I’ve been working hard on an information literacy program for undergraduate students in the marketing and management departments at Concordia University’s John Molson School of Business (more on that later) but, in recent email exchange with a colleague, I came up with the following themes for graduate students:
Off the cuff, this curriculum would obviously discuss important academic resources such as peer-reviewed articles and related databases, but I feel it should also cover best practices with regards to managing one’s information need at the graduate level, well beyond “just” searching for information. This should include: using social media for graduate studies, active information discovery, advanced text processing, bibliographic management software, coping with information overload, etc.
Will come back to that later…
It uses the excellent NFB documentary by Brett Gaylor called: RIP! A remix manifesto. See also the movie’s page here.
This is a similar lecture to the one I delivered in February 2013 in prof. Tagny Duff’s Intermedia class at Concordia University’s Scholl of Communication Studies.
It is part of a playlist of videos on YouTube, including one on Creative Commons and the user generated content exception. Here are the 6 videos in a single playlist:
Additional reading materials:
– Read the legislative summary for bill C-11 by the Library of Parliament. (in general, it is a great idea to find these legislative summaries, the Library of the Parliament of Canada usually issues these for most laws).
– The “CCH” supreme court case (on fair dealings): CCH Canadian Ltd. v. Law Society of Upper Canada, 2004 SCC 13,  1 SCR 339
Read the first dozen pages for a great introduction to Canadian Copyright. On fair dealings, start with paragraph 48, which reads :
48 Before reviewing the scope of the fair dealing exception under the Copyright Act, it is important to clarify some general considerations about exceptions to copyright infringement. Procedurally, a defendant is required to prove that his or her dealing with a work has been fair; however, the fair dealing exception is perhaps more properly understood as an integral part of the Copyright Act than simply a defence. Any act falling within the fair dealing exception will not be an infringement of copyright. The fair dealing exception, like other exceptions in the Copyright Act, is a user’s right. In order to maintain the proper balance between the rights of a copyright owner and users’ interests, it must not be interpreted restrictively. As Professor Vaver, supra, has explained, at p. 171: “User rights are not just loopholes. Both owner rights and user rights should therefore be given the fair and balanced reading that befits remedial legislation.”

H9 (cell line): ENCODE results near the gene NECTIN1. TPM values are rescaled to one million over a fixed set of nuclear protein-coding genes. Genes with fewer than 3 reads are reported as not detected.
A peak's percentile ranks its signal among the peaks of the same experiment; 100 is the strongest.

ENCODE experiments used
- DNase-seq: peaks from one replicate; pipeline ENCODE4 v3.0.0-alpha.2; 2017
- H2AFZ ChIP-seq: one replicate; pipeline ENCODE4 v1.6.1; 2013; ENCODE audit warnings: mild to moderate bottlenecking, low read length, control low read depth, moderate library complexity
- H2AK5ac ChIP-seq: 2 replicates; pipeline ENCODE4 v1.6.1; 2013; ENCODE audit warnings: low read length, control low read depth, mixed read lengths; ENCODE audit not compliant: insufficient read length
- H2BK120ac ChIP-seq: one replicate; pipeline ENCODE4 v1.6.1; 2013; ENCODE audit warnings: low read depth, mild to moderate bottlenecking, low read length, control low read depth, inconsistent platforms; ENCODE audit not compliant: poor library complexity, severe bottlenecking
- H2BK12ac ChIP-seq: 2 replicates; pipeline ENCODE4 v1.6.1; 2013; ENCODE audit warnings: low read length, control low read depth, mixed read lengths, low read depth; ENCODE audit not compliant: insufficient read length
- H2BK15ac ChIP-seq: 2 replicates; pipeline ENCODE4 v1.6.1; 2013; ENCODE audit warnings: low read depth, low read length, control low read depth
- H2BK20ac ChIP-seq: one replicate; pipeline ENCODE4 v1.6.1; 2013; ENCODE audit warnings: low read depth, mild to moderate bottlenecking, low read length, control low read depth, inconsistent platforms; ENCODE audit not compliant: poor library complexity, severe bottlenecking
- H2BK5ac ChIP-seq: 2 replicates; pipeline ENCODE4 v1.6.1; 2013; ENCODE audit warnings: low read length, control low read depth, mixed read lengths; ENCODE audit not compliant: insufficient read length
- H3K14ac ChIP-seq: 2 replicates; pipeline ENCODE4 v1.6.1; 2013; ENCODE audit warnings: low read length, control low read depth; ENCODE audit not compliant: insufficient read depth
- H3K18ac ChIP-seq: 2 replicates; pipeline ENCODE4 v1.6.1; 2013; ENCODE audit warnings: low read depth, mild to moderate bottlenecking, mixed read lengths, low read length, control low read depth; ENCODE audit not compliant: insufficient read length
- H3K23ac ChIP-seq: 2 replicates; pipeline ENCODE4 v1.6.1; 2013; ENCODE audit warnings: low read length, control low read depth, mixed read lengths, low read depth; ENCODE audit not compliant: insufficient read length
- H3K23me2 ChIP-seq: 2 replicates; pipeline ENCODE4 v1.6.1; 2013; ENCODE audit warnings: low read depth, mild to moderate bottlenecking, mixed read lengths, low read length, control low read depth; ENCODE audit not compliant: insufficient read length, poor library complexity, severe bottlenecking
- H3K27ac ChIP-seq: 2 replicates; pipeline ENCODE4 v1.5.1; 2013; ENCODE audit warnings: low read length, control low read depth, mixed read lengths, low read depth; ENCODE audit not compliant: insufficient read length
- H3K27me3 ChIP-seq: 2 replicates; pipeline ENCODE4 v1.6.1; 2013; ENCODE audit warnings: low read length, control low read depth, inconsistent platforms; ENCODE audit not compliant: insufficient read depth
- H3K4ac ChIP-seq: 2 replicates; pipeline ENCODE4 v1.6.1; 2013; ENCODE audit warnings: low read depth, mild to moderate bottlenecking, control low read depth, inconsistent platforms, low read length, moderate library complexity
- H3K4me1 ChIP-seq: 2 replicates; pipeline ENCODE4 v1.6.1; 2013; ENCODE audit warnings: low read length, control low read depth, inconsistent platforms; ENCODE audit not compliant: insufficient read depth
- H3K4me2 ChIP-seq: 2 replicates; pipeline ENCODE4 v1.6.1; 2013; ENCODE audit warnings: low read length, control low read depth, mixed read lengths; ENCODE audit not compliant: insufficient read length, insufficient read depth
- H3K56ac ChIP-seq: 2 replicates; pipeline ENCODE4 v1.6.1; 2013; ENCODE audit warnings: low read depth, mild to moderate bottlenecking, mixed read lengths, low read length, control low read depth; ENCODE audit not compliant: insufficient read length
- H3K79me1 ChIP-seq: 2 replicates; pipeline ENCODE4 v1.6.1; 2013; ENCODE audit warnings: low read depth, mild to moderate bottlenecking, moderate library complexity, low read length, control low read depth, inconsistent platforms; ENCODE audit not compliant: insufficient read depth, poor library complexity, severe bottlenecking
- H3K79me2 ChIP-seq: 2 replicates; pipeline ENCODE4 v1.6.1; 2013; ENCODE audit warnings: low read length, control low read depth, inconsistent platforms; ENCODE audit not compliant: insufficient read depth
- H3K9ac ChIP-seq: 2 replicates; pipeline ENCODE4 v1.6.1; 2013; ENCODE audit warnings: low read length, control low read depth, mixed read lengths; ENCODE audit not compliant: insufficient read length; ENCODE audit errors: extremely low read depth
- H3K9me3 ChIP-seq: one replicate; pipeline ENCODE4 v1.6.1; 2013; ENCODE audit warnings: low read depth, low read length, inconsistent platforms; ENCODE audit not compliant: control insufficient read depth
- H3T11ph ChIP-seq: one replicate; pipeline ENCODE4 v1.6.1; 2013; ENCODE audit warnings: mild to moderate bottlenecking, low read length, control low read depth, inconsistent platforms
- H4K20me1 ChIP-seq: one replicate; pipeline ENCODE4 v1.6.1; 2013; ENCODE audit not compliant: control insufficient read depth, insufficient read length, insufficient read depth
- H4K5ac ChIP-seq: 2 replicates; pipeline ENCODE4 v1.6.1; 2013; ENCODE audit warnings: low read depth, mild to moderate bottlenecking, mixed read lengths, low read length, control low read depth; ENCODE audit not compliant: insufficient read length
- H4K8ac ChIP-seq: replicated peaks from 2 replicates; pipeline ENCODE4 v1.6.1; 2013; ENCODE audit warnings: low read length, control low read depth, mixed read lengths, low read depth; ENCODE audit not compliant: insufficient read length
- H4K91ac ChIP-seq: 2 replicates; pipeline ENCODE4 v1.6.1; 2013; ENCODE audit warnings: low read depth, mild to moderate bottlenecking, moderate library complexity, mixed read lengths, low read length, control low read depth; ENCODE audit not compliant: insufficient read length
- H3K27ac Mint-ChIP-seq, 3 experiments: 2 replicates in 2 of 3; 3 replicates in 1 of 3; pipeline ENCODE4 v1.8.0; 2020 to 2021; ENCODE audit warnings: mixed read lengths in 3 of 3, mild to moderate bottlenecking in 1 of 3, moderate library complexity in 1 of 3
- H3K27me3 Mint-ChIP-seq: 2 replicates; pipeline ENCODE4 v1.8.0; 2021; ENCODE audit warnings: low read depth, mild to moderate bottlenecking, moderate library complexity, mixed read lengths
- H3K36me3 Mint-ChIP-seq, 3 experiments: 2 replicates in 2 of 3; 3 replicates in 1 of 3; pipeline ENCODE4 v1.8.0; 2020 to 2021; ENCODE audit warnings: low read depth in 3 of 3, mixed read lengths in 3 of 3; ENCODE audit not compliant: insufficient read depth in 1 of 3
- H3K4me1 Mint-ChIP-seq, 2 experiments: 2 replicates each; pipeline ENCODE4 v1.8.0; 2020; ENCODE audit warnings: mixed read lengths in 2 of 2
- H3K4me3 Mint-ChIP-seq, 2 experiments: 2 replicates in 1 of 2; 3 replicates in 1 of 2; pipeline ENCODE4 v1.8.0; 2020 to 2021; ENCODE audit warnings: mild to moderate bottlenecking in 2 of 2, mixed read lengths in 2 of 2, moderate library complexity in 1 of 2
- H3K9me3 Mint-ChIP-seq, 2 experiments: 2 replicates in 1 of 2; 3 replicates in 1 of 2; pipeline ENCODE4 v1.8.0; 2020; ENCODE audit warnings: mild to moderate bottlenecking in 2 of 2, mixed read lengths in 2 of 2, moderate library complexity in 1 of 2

On the 5 Supreme Court copyright cases delivered during the Summer of 2012, please access the Canadian Legal Information Institute’s website for the free full-text version of these rulings:
|2012-07-12||Re:Sound v. Motion Picture Theatre Associations of Canada, 2012 SCC 38,  2 SCR 376|
|2012-07-12||Alberta (Education) v. Canadian Copyright Licensing Agency (Access Copyright), 2012 SCC 37,  2 SCR 345|
|2012-07-12||Society of Composers, Authors and Music Publishers of Canada v. Bell Canada, 2012 SCC 36,  2 SCR 326|
|2012-07-12||Rogers Communications Inc. v. Society of Composers, Authors and Music Publishers of Canada, 2012 SCC 35,  2 SCR 283|
|2012-07-12||Entertainment Software Association v. Society of Composers, Authors and Music Publishers of Canada, 2012 SCC 34,  2 SCR 231|
How to analyse a copyright issue (in French) :
We are undergoing a library redesign project and here are some brainstormed ideas of how I would create an information experience at a modern university library:
1. Would it be desirable to have a prominent desk greeting users as soon as they enter the library, or a more open space (with a smaller desk) that would allow users to get acquainted with their environment?
Desks create a barrier between the patron and us. Why not an open space, with a few bar-height round tables with stools, carpeting (or different flooring) to indicate that this space is special. This space could be directly in front of the entrance, the first thing students see when they come in.
Other spaces could be designed close at had, like a more private “cabinet’ type with table, chairs and connectivity tools (chargers, plugs, etc.) In all cases, the consultation space should be open – ne distance between users and staff.
2. What kind of furniture would you like to see in the new space?
Round tables. Same chairs for patrons and staff. High tables and stools for quick discussion. Closed cabinet for longer issues.
3. What type of equipment / tools / technology should be available?